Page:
We need to go back to the miracle stories (Matthew 8) and look at them not as simple stories about Jesus’ ability to make sick people well – people who have viewed the stories in this way have sometimes mistakenly believed that the New Testament teaches all Christians have the right to perfect health – but for what these stories teach us about sin and its cure. When we do this, we find four unmistakable lessons:
First, we are spiritually sick. Even worse, we are dying because of sin. This is why Matthew begins with the leper’s healing; lepers were considered as good as dead. Yet the same point is made in each of the other stories. The centurion’s servant was dying, and as far as Peter’s mother-in-law is concerned, we should remember that in ancient times, before antibiotics and aspirin, more people died from fever than from any other single cause.
The point is that we are all perishing in sin, and there is no human remedy that will save us. True, the problem is worse than being merely sick. Paul told the Ephesians that we are actually dead already as far as being able to do anything to help ourselves is concerned. We need something much like a resurrection. That is why Paul wrote, “As for you, you were dead in your transgressions and sins. … But because of his great love for us, God, who is rich in mercy, made us alive with Christ even when we were dead in transgressions.” But Matthew is not recording a resurrection story at this point. He is telling how Jesus healed the sick early in His ministry. He is presenting our desperate condition as a terminal disease. Without God and the power God alone has to heal us, we will perish eternally.
We need a Savior, and Jesus is that Savior. This is probably a second reason why the author of the Gospel summarizes his account of the first three healings by citing Isaiah 53.4. That verse expresses a link between the healing of disease and the healing of sin’s sickness, but it also comes from a passage that prophesies the coming messianic Savior. Jesus is that Savior, and His authority both to heal and to forgive human sin is proof of it. There is no other Savior, because no other speaks or heals with such power.
Third, Faith is necessary. A moment ago, we referred to Ephesians 2 to show that in God’s sight we are not merely sick with sin but actually dead in sin and need a resurrection. However, that passage also teaches that faith is the channel by which the salvation of God comes to us. Faith is not a good work of ours for which we can take credit; God makes it possible. But faith is still something we do, and it is necessary. We must believe. God does not believe for us. Ephesians 2.8-9 says, “For it is by grace you have been saved, through faith – and this not from yourselves, it is the gift of God-not by works, so that no one can boast.” We see the need for faith in two of these three stories.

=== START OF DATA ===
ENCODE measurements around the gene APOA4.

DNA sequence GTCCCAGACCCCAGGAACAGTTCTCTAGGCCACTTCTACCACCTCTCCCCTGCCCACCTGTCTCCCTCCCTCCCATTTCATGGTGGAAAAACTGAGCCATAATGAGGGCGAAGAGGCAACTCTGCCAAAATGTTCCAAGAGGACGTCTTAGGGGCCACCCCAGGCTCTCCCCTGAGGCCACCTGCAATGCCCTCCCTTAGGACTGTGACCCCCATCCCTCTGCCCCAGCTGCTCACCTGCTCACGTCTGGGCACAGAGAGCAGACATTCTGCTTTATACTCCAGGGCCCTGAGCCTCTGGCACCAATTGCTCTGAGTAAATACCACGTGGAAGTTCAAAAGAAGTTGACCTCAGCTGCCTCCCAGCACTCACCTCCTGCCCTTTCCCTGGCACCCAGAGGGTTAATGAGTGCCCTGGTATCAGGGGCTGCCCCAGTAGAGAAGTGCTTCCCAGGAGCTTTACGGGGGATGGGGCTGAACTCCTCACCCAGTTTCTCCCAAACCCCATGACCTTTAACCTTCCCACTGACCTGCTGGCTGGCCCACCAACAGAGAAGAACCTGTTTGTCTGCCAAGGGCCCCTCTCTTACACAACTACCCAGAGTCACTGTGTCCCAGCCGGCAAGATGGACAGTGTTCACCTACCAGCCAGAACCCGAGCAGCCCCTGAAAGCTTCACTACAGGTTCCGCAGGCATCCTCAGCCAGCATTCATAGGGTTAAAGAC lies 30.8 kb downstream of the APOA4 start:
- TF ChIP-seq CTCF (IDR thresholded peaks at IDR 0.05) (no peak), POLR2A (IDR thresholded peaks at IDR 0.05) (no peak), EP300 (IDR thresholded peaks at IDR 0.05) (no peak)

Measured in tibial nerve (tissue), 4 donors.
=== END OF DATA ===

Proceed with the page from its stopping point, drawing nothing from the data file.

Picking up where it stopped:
Did the leper have faith? He did, and it was of a remarkable sort. As Howard Vos points out in his commentary on Matthew, the leper did not say, “If you can” but “If you will.” That is, he began by believing that Jesus could heal him. The only question was whether Jesus would choose to do so. As for the Roman centurion, we have already seen how exceptional his faith was and how Jesus praised it as exceeding anything to be found in Israel. He understood that Jesus spoke with the authority and power of God. Therefore, it was not even necessary that Jesus enter his house to heal his servant. He could do it by a word and from a distance. This is what you and I need too, if we are to be saved from sin. Our condition is desperate. Jesus is the physician who alone can save us, but we must have faith in Him. Do you? Faith is the one thing we need, the one thing that really matters.
Bishop John Ryle asks pointedly, “What do we each know of this faith? … Our learning may be small: but do we believe? Our opportunities of giving and working for Christ’s cause may be few: but do we believe? We may neither be able to preach, nor write, nor argue for the Gospel: but do we believe? May we never rest till we can answer this inquiry. … Faith in Christ is most precious in God’s sight, and like most precious things is rare. By it true Christians live; by it they stand; by it they overcome the world. Without this faith no one can be saved.”
Finally, the stakes are life or death. This is the most important matter you will ever be asked to consider, for at stake is your life or your death: the life of God to be enjoyed in part now, though more fully later and forever, or the way of death that is bad enough now but will become indescribably tragic and inescapable when you pass from this phase of your existence to eternity. In this very passage, Jesus describes spiritual death as being “thrown outside, into the darkness, where there will be weeping and gnashing of teeth.” Those are frightening words. I would not dare to utter them myself, if I did not have Christ’s teaching. But I think Jesus knew what He was talking about. Don’t you?
If you do, why don’t you turn from your sin and believe on Him now as your Savior? The people in these three stories did.